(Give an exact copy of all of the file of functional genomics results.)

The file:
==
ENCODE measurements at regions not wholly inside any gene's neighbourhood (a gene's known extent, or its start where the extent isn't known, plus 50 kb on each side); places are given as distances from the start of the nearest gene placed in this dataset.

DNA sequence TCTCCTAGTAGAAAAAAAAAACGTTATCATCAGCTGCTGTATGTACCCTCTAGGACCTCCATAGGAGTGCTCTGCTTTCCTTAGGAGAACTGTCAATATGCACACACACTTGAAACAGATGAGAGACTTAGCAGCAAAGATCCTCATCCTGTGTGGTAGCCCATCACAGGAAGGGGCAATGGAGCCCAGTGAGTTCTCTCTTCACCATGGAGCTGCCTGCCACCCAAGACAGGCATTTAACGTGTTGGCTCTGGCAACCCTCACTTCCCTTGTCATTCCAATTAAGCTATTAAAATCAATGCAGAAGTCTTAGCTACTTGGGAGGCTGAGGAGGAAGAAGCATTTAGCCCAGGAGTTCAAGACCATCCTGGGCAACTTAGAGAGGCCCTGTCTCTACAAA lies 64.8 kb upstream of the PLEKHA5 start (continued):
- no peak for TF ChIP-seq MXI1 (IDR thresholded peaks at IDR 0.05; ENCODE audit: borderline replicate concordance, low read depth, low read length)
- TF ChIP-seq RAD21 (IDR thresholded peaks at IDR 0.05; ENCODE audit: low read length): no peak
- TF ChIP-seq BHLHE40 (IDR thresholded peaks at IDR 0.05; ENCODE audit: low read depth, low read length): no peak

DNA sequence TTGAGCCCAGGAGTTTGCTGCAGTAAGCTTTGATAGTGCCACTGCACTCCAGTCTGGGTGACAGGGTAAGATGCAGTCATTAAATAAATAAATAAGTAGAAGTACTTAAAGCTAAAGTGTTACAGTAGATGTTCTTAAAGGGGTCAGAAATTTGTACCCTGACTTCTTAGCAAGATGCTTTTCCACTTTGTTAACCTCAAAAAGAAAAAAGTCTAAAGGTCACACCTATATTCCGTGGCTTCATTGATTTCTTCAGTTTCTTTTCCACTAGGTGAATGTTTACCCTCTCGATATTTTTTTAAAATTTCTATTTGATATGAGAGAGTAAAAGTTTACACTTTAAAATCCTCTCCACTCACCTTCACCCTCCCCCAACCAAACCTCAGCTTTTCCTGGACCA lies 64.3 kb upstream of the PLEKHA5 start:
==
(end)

ENCODE measurements at regions not wholly inside any gene's neighbourhood (a gene's known extent, or its start where the extent isn't known, plus 50 kb on each side); places are given as distances from the start of the nearest gene placed in this dataset.

DNA sequence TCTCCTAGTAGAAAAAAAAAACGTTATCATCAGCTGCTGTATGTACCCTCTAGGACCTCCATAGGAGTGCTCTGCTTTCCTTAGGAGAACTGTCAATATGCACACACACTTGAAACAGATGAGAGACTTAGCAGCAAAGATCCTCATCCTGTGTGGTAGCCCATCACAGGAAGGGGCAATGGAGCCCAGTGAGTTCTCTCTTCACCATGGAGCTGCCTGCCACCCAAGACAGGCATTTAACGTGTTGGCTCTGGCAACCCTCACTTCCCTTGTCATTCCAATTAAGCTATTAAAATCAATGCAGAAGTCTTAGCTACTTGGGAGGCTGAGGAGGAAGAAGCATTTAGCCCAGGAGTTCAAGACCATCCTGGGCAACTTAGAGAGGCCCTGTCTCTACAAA lies 64.8 kb upstream of the PLEKHA5 start (continued):
- no peak for TF ChIP-seq MXI1 (IDR thresholded peaks at IDR 0.05; ENCODE audit: borderline replicate concordance, low read depth, low read length)
- TF ChIP-seq RAD21 (IDR thresholded peaks at IDR 0.05; ENCODE audit: low read length): no peak
- TF ChIP-seq BHLHE40 (IDR thresholded peaks at IDR 0.05; ENCODE audit: low read depth, low read length): no peak

DNA sequence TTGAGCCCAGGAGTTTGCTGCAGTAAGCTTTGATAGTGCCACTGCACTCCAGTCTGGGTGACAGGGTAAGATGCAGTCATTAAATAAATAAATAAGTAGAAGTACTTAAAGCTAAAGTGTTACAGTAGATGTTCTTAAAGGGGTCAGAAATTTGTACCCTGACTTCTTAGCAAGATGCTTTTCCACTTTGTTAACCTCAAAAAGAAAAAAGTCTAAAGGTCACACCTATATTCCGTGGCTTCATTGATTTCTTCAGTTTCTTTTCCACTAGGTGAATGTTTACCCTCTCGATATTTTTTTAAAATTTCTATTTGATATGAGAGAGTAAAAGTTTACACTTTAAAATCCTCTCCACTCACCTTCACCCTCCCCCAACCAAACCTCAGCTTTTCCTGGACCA lies 64.3 kb upstream of the PLEKHA5 start: